Stress in medical school

Managing Stress in Medical School

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Keeping stress levels manageable and addressing mental health issues while in medical school seems like an impossible goal. So much so that many medical students assume they are going to have to white-knuckle it through medical school. Doing so without giving genuine attention to any pre-existing mental health issues and whatever stressors arise during their time as students can have serious consequences. Keeping mental health and stress in medical school in check isn’t easy when the pressure is high and your spare time is low. But putting in some effort now, and having safeguards in place for when you need them (and spoiler alert, you will) is certain to pay off in the short and long-term during your time as a student and throughout your career.

Some Stress is Good

Hearing that some stress is good can feel dismissive, reductive, or just plain annoying. But it bears a mention. Low or mild levels of stress can help us to remain competitive, improve performance, and do things like meet deadlines or study with purpose. Once stress becomes chronic and reaches unmanageable and unhelpful levels, it begins to be detrimental to both physical and mental health.

Negative Effects of Stress

It seems that there is an endless list of problems that can be associated with stress. Seeing a physician or therapist with any number of complaints is often met with questions about your levels of stress. But there is research to back up the link between stress and many physical and emotional problems1. Headaches, insomnia, irritability, depression, anxiety, increased blood pressure, gastrointestinal problems, lowered immunity and hormonal problems top the list. Of course, other problems can certainly be blamed, at least in part, on stress.

Preparation is Key

Imagine needing to drive somewhere during a snowstorm. Your car is probably fine; it knows what it needs to do. So you head out without knowing how much gas is in it, wearing shorts, flip flops, and also realizing you left your phone at home. You would probably never do this – at least not all of this. You know that you can’t control the conditions you will experience during your drive, and you can’t be sure that something problematic won’t happen with your car. But to the best of your ability, you have likely kept up with your car’s maintenance and you would do the minimum to prepare yourself to be out in the weather.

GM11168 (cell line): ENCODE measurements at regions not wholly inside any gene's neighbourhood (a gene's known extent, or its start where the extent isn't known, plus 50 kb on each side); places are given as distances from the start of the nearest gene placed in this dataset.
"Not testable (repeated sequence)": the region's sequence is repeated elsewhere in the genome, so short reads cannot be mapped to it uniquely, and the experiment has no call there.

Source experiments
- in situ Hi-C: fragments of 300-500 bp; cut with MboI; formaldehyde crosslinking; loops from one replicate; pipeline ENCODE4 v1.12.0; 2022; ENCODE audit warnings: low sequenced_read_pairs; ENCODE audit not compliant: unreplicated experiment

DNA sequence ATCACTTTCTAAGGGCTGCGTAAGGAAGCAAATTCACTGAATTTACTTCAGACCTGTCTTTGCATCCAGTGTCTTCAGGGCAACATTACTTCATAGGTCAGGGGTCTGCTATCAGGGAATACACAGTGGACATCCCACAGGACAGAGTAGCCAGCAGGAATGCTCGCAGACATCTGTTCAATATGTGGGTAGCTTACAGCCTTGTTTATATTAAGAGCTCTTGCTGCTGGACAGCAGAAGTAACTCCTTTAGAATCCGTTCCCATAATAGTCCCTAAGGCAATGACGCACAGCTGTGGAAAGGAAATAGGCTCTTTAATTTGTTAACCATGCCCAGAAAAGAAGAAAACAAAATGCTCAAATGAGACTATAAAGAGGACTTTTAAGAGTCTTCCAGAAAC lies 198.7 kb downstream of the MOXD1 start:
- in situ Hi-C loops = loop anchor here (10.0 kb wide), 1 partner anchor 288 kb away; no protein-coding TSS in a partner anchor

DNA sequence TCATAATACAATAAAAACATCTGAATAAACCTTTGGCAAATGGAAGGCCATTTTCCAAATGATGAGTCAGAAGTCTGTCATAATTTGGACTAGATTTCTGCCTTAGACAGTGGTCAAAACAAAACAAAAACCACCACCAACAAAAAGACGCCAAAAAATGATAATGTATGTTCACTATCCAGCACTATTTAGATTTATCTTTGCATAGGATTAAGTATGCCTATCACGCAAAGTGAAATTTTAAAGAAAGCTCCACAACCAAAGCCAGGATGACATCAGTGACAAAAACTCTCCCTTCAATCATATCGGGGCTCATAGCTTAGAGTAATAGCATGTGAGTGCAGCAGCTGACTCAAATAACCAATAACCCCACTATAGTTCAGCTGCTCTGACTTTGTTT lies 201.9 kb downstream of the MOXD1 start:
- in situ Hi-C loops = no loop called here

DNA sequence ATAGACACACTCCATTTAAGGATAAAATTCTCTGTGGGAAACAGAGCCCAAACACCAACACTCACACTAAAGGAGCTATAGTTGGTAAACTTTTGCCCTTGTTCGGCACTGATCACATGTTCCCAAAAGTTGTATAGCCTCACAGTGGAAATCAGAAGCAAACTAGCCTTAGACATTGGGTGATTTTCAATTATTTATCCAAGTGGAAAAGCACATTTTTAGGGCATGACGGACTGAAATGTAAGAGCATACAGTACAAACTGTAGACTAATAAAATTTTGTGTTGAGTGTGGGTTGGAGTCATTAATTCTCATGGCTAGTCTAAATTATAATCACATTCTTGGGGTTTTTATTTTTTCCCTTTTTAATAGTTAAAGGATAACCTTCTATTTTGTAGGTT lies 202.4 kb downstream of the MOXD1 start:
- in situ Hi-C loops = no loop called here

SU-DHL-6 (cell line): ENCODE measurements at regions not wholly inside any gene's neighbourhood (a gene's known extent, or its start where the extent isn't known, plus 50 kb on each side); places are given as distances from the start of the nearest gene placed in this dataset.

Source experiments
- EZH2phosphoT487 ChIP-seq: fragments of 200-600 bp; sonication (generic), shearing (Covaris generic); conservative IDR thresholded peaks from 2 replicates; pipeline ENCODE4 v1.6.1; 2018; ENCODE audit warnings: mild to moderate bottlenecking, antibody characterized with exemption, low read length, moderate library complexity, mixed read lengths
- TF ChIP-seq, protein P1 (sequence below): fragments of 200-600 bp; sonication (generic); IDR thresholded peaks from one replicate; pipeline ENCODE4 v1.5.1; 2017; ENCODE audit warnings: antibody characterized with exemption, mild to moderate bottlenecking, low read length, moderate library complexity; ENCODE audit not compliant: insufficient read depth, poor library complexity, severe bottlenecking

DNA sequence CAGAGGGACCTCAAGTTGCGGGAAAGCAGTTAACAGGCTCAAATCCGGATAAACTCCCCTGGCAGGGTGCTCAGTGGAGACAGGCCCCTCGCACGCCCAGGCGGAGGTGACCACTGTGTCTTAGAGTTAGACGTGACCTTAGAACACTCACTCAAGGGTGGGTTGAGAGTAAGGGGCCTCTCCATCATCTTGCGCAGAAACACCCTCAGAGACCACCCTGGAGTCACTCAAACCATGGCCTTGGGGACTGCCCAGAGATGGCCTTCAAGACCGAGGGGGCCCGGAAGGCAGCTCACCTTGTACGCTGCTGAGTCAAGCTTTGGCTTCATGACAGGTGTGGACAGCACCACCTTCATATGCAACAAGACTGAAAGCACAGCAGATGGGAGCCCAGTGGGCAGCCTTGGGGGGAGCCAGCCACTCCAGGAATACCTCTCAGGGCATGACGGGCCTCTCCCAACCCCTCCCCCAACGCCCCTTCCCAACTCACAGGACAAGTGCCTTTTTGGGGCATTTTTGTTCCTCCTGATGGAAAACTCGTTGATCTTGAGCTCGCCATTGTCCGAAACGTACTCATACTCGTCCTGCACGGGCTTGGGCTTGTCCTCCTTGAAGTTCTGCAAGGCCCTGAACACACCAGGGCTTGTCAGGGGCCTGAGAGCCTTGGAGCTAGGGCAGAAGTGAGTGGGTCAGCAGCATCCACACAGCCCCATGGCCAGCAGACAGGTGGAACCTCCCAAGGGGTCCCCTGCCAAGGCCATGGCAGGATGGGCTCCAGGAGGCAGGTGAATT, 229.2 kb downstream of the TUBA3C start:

In the same way, planning for the inevitable stress of medical school by cultivating a toolbox that can support your wellbeing can set you up for successfully navigating the course of your academic career. Knowing what you can do to prevent unnecessary stress, having a support system in place and available, and having techniques for acute issues is one of the best things you can do for yourself. Please feel free to read that last sentence again, because it cannot be overstated.

Tools You Can Use For Stress in Medical School

The term stress can seem ambiguous, and the topic of managing it has been frequently covered, so I would like to offer the following for consideration: When students hear that keeping stress at manageable levels is important, the most common reaction is that this is a nearly impossible goal. Yet when evidence based methods for stress management are given, the reaction is that they already know these things, they’ve been covered repeatedly. This discrepancy illustrates that while stress management seems like a lofty goal, we don’t need to start from scratch to be in an optimal position to meet it head on.

Here’s how2,3:

  • Nutrition – A diet rich in nutrients can promote health and give you the physical energy you need to deal with stress. There’s no need to adhere to radical diets, simply increase healthy foods and decrease the junk and highly processed foods.
  • Exercise – Besides improving sleep, physical activity can directly combat stress. Adults who get moderate amounts of physical activity reported half of the perceived level of stress as those who did not get an adequate amount of exercise. No expensive or involved routines needed here; something as simple as a brisk 30 minute walk can do the trick. Try ClassPass to drop in on workouts at one of thousands of studios near you.